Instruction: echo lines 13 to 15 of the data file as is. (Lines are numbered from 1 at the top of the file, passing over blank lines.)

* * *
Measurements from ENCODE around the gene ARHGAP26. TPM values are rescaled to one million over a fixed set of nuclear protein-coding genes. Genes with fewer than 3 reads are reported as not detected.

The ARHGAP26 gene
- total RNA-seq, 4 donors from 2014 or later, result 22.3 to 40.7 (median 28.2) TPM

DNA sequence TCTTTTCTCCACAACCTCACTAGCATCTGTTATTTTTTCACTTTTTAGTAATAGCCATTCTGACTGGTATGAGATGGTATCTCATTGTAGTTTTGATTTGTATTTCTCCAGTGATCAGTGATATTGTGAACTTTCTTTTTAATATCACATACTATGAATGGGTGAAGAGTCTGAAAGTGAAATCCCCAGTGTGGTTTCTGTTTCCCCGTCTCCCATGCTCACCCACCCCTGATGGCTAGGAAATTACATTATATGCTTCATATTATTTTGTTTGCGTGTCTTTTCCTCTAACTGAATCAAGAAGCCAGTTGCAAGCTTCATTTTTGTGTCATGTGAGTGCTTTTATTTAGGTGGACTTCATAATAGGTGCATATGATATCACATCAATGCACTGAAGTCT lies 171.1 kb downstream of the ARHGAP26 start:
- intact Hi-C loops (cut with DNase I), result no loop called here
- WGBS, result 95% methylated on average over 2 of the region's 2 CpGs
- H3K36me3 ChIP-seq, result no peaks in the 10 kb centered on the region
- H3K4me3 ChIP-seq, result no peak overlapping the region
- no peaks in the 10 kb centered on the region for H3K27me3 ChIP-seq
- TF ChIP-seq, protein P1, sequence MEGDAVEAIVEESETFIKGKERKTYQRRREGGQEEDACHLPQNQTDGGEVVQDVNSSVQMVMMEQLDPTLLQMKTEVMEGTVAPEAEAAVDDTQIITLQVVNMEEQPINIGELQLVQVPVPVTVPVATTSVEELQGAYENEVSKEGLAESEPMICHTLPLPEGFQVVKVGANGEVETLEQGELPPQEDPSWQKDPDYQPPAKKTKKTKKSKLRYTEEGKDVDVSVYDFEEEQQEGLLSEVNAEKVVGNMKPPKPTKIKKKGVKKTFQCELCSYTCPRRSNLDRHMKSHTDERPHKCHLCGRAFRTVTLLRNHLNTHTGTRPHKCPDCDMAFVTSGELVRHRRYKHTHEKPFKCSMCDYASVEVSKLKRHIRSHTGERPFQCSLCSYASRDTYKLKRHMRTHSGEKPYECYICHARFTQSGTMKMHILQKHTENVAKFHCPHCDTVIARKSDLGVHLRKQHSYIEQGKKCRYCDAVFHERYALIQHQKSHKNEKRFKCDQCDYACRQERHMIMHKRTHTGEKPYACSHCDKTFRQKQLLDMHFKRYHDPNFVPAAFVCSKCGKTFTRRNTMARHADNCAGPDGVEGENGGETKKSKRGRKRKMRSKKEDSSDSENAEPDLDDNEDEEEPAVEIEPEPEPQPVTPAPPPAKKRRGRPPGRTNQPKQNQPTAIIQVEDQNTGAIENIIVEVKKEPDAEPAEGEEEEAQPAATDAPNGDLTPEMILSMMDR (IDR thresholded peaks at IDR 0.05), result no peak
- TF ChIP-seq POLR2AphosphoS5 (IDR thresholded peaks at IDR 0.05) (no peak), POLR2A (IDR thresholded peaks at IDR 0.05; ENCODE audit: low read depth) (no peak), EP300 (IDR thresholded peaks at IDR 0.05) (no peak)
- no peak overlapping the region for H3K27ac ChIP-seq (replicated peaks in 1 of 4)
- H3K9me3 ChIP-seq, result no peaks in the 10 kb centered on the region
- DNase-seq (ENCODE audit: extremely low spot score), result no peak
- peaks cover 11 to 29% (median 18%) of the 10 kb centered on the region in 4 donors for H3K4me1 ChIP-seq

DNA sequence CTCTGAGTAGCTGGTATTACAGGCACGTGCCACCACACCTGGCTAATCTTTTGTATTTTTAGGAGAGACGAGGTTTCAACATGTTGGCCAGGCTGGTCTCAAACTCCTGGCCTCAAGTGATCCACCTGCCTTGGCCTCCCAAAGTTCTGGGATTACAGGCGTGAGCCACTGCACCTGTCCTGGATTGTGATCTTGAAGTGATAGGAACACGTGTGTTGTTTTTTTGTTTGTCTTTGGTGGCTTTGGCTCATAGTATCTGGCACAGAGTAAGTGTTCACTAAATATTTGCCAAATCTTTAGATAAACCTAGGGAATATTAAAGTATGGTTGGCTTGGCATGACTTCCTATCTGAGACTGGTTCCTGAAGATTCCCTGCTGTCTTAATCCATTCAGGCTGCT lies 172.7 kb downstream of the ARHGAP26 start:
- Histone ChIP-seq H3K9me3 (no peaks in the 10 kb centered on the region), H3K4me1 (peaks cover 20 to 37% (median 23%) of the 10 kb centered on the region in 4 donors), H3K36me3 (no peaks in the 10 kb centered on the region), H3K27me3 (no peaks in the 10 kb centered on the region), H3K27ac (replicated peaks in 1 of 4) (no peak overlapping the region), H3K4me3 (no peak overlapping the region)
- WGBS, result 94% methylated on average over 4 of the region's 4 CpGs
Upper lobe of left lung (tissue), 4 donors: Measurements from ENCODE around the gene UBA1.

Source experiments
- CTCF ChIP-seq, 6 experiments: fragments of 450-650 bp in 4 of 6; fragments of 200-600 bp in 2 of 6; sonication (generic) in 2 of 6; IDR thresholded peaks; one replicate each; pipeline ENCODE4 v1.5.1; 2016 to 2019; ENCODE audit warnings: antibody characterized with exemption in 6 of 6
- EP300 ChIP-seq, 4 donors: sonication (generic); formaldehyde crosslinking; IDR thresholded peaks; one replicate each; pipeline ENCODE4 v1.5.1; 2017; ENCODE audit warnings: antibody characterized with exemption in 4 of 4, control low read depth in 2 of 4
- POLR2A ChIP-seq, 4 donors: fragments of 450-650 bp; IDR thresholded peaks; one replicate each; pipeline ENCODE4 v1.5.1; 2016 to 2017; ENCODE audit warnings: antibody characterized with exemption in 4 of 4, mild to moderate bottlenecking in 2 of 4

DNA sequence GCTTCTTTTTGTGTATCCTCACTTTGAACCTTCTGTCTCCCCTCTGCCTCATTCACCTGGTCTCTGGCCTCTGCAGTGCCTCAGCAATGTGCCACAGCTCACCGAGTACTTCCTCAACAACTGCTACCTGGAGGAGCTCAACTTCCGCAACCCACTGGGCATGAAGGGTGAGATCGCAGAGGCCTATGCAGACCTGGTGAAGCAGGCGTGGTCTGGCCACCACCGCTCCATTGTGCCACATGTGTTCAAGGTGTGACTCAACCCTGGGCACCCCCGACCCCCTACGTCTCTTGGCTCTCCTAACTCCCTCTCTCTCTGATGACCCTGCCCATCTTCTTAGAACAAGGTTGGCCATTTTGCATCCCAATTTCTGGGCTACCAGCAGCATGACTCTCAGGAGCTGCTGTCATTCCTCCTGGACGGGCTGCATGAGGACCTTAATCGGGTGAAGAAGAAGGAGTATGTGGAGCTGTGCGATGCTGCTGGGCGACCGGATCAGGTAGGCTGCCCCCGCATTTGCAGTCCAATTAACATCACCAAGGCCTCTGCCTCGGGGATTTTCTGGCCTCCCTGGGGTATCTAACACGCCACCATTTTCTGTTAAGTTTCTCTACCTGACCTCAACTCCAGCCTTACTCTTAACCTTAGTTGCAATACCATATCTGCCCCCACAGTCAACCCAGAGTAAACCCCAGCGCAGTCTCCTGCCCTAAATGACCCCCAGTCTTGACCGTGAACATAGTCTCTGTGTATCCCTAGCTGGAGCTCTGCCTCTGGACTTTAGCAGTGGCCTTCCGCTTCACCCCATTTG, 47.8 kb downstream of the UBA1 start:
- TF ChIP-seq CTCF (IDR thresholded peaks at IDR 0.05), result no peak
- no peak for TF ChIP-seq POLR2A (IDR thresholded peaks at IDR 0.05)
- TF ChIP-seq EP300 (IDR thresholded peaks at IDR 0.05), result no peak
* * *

- H3K9me3 ChIP-seq, result no peaks in the 10 kb centered on the region
- DNase-seq (ENCODE audit: extremely low spot score), result no peak
- peaks cover 11 to 29% (median 18%) of the 10 kb centered on the region in 4 donors for H3K4me1 ChIP-seq